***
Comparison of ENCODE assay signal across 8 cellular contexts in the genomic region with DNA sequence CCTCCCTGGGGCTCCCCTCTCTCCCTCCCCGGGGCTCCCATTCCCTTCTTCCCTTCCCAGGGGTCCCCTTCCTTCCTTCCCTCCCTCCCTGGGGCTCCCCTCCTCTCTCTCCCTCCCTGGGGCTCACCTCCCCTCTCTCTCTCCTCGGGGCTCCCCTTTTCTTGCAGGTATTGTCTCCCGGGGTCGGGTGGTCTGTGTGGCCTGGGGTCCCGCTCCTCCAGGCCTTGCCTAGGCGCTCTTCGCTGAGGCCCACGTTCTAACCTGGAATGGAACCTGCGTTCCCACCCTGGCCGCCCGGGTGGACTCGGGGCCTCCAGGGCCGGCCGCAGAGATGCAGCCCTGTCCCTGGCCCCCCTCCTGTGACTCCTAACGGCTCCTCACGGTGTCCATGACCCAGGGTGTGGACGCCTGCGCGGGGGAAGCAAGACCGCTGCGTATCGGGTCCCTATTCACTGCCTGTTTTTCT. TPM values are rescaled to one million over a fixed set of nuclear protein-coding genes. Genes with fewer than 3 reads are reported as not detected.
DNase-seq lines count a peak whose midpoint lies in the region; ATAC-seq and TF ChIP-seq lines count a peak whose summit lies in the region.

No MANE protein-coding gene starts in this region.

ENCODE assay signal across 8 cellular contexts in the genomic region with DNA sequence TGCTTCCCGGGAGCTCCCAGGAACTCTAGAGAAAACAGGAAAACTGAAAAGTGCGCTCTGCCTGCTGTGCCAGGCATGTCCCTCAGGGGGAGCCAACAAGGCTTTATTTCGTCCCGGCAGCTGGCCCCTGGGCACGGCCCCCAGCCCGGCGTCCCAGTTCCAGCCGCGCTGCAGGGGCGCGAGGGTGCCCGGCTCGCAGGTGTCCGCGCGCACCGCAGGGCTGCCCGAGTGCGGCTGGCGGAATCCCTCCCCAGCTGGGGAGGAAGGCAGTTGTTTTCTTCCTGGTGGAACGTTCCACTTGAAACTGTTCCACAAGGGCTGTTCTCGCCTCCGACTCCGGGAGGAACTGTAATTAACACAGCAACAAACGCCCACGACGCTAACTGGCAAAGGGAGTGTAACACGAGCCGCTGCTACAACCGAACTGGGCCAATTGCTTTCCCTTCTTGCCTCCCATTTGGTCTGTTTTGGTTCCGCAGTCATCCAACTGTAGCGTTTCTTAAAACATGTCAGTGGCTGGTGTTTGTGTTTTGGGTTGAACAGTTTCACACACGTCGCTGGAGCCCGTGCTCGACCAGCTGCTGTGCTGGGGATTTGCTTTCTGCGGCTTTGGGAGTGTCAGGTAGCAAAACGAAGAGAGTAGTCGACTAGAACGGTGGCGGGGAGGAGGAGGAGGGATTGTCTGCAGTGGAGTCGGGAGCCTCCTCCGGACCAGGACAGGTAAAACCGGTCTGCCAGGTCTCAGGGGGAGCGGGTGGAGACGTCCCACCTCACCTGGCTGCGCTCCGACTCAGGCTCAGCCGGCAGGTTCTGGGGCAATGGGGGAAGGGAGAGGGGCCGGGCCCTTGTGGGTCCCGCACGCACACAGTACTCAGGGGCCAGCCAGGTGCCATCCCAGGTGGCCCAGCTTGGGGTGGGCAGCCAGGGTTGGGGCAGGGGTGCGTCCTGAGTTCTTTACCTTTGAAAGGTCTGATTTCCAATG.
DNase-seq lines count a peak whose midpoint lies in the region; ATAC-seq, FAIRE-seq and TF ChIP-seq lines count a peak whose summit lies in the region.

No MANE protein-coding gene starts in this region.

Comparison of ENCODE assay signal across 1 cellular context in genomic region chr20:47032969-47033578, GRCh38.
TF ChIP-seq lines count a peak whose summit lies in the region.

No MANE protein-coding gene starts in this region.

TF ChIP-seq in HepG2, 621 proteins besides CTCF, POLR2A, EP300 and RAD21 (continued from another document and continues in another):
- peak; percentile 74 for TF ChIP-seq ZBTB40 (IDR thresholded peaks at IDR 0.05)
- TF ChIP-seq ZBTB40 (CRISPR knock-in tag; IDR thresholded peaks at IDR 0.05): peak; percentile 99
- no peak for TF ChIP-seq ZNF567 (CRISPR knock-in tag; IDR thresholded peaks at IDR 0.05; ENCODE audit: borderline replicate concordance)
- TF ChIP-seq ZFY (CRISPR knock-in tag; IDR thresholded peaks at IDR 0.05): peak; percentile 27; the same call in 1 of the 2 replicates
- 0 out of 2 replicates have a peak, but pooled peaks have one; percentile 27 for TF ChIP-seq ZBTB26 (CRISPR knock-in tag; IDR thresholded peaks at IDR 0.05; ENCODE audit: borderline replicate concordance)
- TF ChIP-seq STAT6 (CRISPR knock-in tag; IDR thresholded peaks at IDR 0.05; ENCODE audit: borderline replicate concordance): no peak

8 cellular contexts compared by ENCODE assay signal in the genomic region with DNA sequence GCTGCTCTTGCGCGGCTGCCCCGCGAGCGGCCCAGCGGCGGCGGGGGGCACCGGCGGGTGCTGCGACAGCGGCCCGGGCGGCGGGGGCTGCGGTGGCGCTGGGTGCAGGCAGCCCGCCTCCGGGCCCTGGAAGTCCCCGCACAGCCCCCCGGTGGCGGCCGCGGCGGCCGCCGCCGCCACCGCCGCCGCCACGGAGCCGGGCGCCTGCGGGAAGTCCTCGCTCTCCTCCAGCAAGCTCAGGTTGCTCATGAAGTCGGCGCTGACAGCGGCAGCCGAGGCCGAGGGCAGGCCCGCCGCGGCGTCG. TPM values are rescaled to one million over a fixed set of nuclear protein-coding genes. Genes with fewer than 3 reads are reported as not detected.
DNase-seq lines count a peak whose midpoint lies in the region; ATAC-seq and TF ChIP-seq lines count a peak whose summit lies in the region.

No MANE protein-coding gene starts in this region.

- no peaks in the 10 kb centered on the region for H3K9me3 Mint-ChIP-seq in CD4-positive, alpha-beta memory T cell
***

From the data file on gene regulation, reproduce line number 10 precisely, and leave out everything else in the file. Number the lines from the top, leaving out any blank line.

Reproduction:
TF ChIP-seq in HepG2, 621 proteins besides CTCF, POLR2A, EP300 and RAD21 (continued from another document and continues in another):